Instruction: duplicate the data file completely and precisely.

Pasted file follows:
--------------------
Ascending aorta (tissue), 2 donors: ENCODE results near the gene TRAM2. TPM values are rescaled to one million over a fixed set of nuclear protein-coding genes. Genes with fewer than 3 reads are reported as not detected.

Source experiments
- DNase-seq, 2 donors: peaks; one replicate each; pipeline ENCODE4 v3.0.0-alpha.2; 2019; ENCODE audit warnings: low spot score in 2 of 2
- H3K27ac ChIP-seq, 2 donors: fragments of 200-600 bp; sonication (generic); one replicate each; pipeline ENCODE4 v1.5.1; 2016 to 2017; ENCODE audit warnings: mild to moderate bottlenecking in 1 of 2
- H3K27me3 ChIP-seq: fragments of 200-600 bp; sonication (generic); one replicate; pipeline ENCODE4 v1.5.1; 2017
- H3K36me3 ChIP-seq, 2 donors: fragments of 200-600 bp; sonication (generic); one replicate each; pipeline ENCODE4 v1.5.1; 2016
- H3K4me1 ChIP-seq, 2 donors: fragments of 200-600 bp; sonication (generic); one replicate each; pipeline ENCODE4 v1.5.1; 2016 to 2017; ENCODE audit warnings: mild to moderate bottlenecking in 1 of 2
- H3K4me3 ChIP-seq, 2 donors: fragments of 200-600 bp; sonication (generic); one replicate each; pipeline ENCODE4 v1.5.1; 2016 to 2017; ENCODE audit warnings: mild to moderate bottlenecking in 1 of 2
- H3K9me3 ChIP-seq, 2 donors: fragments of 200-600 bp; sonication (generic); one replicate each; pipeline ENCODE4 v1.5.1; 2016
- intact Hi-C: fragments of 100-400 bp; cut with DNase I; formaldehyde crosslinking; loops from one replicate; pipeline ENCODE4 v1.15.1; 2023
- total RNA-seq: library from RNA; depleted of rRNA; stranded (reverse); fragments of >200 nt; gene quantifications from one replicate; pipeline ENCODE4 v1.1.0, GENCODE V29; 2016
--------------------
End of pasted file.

Ascending aorta (tissue), 2 donors: ENCODE results near the gene TRAM2. TPM values are rescaled to one million over a fixed set of nuclear protein-coding genes. Genes with fewer than 3 reads are reported as not detected.

Source experiments
- DNase-seq, 2 donors: peaks; one replicate each; pipeline ENCODE4 v3.0.0-alpha.2; 2019; ENCODE audit warnings: low spot score in 2 of 2
- H3K27ac ChIP-seq, 2 donors: fragments of 200-600 bp; sonication (generic); one replicate each; pipeline ENCODE4 v1.5.1; 2016 to 2017; ENCODE audit warnings: mild to moderate bottlenecking in 1 of 2
- H3K27me3 ChIP-seq: fragments of 200-600 bp; sonication (generic); one replicate; pipeline ENCODE4 v1.5.1; 2017
- H3K36me3 ChIP-seq, 2 donors: fragments of 200-600 bp; sonication (generic); one replicate each; pipeline ENCODE4 v1.5.1; 2016
- H3K4me1 ChIP-seq, 2 donors: fragments of 200-600 bp; sonication (generic); one replicate each; pipeline ENCODE4 v1.5.1; 2016 to 2017; ENCODE audit warnings: mild to moderate bottlenecking in 1 of 2
- H3K4me3 ChIP-seq, 2 donors: fragments of 200-600 bp; sonication (generic); one replicate each; pipeline ENCODE4 v1.5.1; 2016 to 2017; ENCODE audit warnings: mild to moderate bottlenecking in 1 of 2
- H3K9me3 ChIP-seq, 2 donors: fragments of 200-600 bp; sonication (generic); one replicate each; pipeline ENCODE4 v1.5.1; 2016
- intact Hi-C: fragments of 100-400 bp; cut with DNase I; formaldehyde crosslinking; loops from one replicate; pipeline ENCODE4 v1.15.1; 2023
- total RNA-seq: library from RNA; depleted of rRNA; stranded (reverse); fragments of >200 nt; gene quantifications from one replicate; pipeline ENCODE4 v1.1.0, GENCODE V29; 2016